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Kids Kamp 2014 - Part 1 of 2

Brett Keenan, a Kids Kamp youth volunteer leader from Choctaw, Okla., sets his sights on a target during archery practice at Camp Gruber in Braggs, Okla., July 21, 2014. Keenan has been an active member of Kids Kamp for nine years. The weeklong camp is designed to teach Army and Air Force core values to children of Oklahoma National Guard members. (U.S. Air Force photo by Airman 1st Class Kasey Phipps/Released)

Brett Keenan, a Kids Kamp youth volunteer leader from Choctaw, Okla., sets his sights on a target during archery practice at Camp Gruber in Braggs, Okla., July 21, 2014. Keenan has been an active member of Kids Kamp for nine years. The weeklong camp is designed to teach Army and Air Force core values to children of Oklahoma National Guard members. (U.S. Air Force photo by Airman 1st Class Kasey Phipps/Released)

CAMP GRUBER, Oklahoma -- Laughter spills through the doorway as campers open the doors and enter the dining facility. Inside, excited chatter splashes and flows around campers wearing bright colors.

Also scattered throughout the room in vibrant matching shirts are the adult and youth volunteers whose presence ensures that the fun of the Oklahoma National Guard's Kids Kamp continues year after year at Camp Gruber in Braggs, Oklahoma. The July 20 -26 camp helped to create a better understanding within campers of their family's role in the military.

"We teach our kids and our volunteers that they serve too - just like mom and dad do," OKNG Lead Child and Youth Program Coordinator Pamela Reeds said. "So what we've seen is that there's such a connection between the two. These kids are our next generation."

With nearly 100 campers checked in for the weeklong camp this year, a combined 110 military or military associated volunteers oversee the activities, the organization, and the needs of Kids Kamp.

Oklahoma National Guard family programs designed the camp to provide support for the children in National Guard families and also, indirectly, the active members by instilling support within the family.

"Our whole focus is creating a community for these kids," OKNG Deputy Child and Youth Program Coordinator Barry McCoy said. "We can grow our program through Kids Kamp and inspire the kids to want to make a difference in other peoples' lives."

Volunteers can be youth volunteers beginning at the age of 14, or adult volunteers who begin at 18. Combined, they help to organize the logistics behind the scenes or lead campers by direct interactions throughout the day. 

"The youth support staff does a tremendous amount of work behind the scenes for the camp that absolutely could not be accomplished without them," said McCoy.

The youth leaders can work as a part of the Youth Support Staff or they can become a group leader for an age group identified by a common color. Group leaders help to bridge the gap between younger campers and adult leaders as they form bonds to sustain the campers.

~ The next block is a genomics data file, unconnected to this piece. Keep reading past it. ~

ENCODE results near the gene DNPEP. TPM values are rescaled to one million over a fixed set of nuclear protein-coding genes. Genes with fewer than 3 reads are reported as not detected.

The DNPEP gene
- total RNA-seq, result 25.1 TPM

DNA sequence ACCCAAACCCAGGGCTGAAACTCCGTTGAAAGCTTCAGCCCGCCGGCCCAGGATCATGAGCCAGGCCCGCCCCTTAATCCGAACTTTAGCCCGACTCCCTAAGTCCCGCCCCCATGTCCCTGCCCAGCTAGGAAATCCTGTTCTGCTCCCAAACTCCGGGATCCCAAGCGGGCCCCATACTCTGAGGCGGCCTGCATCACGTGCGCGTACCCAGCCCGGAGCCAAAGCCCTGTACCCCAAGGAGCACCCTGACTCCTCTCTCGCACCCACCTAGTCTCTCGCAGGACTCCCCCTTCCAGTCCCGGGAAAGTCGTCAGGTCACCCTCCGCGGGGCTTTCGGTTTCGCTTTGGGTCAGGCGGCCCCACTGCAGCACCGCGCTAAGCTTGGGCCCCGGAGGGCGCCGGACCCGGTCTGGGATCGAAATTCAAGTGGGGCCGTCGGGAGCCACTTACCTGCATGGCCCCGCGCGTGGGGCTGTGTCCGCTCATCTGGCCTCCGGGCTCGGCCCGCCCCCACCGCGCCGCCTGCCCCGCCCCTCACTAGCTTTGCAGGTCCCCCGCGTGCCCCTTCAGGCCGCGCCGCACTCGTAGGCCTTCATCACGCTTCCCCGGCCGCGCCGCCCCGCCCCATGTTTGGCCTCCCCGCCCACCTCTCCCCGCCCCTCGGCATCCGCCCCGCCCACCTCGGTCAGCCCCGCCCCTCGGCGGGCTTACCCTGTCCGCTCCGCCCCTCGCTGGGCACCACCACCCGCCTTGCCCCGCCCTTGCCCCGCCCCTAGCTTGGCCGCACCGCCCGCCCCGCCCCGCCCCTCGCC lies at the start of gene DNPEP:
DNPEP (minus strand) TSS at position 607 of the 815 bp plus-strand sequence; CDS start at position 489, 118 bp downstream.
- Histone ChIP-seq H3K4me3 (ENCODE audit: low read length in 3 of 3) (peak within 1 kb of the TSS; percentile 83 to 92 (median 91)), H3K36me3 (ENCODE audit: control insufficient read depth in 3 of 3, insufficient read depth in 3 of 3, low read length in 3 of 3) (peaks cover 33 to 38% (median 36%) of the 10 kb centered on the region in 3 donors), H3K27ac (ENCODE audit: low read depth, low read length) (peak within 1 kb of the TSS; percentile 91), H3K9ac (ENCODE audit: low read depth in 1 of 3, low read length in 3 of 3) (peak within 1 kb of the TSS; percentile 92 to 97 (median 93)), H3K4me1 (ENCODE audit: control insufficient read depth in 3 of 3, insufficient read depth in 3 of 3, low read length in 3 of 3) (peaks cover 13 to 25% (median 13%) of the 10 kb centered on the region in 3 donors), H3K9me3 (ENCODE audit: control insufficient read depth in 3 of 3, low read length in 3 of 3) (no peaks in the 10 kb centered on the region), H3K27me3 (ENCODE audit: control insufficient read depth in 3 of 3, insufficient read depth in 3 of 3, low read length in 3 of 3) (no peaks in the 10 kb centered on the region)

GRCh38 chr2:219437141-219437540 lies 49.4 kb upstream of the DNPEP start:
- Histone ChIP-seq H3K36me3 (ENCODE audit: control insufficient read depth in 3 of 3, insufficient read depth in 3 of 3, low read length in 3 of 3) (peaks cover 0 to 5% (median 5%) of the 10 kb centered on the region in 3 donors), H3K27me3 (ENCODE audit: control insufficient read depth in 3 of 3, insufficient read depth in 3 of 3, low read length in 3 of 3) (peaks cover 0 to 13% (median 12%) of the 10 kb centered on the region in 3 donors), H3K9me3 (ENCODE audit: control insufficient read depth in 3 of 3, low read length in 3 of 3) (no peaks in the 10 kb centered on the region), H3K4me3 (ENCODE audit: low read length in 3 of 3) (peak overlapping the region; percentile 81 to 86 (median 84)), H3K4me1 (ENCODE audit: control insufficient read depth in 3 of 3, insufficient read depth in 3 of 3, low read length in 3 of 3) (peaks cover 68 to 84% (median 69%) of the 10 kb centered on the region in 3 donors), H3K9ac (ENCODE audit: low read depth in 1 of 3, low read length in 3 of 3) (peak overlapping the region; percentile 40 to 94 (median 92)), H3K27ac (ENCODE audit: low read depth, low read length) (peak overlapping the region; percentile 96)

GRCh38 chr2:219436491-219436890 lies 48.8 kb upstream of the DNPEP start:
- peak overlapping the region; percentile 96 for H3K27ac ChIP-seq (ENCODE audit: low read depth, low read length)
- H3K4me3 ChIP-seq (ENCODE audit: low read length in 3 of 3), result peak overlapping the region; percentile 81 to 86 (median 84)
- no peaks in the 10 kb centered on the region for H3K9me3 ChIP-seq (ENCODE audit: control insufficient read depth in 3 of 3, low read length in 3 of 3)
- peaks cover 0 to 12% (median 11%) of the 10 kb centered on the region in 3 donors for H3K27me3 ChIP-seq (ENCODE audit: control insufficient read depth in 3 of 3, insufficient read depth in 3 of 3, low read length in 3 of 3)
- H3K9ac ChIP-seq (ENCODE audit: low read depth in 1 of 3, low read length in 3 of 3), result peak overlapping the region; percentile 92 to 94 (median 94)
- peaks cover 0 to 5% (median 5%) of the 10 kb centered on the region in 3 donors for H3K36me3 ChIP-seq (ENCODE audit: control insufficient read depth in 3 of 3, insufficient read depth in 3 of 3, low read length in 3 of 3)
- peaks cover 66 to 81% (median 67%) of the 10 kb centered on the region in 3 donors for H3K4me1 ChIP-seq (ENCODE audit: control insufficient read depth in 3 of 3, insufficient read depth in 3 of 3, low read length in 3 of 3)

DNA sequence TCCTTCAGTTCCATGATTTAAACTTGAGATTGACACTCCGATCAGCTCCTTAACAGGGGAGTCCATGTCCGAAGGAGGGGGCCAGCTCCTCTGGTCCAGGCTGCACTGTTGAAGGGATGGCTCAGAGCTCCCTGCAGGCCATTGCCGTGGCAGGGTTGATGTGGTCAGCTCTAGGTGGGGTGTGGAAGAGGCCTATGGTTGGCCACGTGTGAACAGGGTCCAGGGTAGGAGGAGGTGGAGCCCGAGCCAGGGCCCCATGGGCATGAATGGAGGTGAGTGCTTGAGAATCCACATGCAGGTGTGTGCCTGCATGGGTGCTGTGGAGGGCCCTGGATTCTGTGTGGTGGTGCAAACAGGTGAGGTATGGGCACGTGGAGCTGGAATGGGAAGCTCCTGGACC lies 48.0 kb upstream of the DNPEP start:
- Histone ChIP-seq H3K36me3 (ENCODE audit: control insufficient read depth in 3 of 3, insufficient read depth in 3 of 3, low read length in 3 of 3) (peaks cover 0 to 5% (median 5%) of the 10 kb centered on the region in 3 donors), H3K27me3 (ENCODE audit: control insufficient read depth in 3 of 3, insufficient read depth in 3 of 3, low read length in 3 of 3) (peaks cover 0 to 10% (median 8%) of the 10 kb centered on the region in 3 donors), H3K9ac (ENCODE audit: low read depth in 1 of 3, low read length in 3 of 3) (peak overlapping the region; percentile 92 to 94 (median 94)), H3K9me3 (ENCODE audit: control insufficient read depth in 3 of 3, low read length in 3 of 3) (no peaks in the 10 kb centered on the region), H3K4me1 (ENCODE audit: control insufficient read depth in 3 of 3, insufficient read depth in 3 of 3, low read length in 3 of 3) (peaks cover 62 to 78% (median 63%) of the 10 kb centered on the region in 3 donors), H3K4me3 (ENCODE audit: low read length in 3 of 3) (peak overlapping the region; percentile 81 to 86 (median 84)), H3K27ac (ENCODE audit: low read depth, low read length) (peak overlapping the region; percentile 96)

"The youth group leaders are really the heartbeat of camp," said McCoy. "As far as building cohesion in the groups and getting the groups to buy into the Kids Kamp values, the youth leaders are absolutely invaluable. They're irreplaceable."

When McCoy looks for volunteers, he normally discovers them through word of mouth during the year, he said. However, he searches for something other than the ability to lead kids around the camp. He calls it "will over skill."

"The drive for Kids Kamp is we like to find people with a heart for it, and then from there, they can learn the ropes," he said.

Though volunteers guide campers into wisdom and important leadership traits, they also develop their own leadership traits as camp progresses. 

"I'm usually pretty reserved, but this camp has made me more confident and outgoing," said fourth-year blue adult group leader Krista Roberts with the 120th Medical Company in Broken Arrow, Oklahoma. "It's not just for the kids."

Many of the youth leaders volunteer each year because they remember the impact the camp had on them as campers. In its 18th year, Kids Kamp continues to bring in volunteers in this way.

"When I was a camper, there were always youth leaders there helping me out and kind of giving me that leading hand," Colton Lobb, a youth volunteer and youth group leader for the light blue team. "So I kind of wanted to turn back the favor and give it back to younger kids and kind of help them."

Though volunteers reinvest their time, sleep and even vacation into Kids Kamp every year, they still encourage more Guardsmen to do the same for their families, themselves and the kids.

"This camp has changed my life completely," said Brett Keenan, third-year volunteer youth group leader for the blue team. "I don't know what I would be doing without Kids Kamp."

While campers finish their meals and rise from their seats in a frantic rainbow, the volunteer group leaders call to their respective groups, leading them into the daylight and onto their next challenge.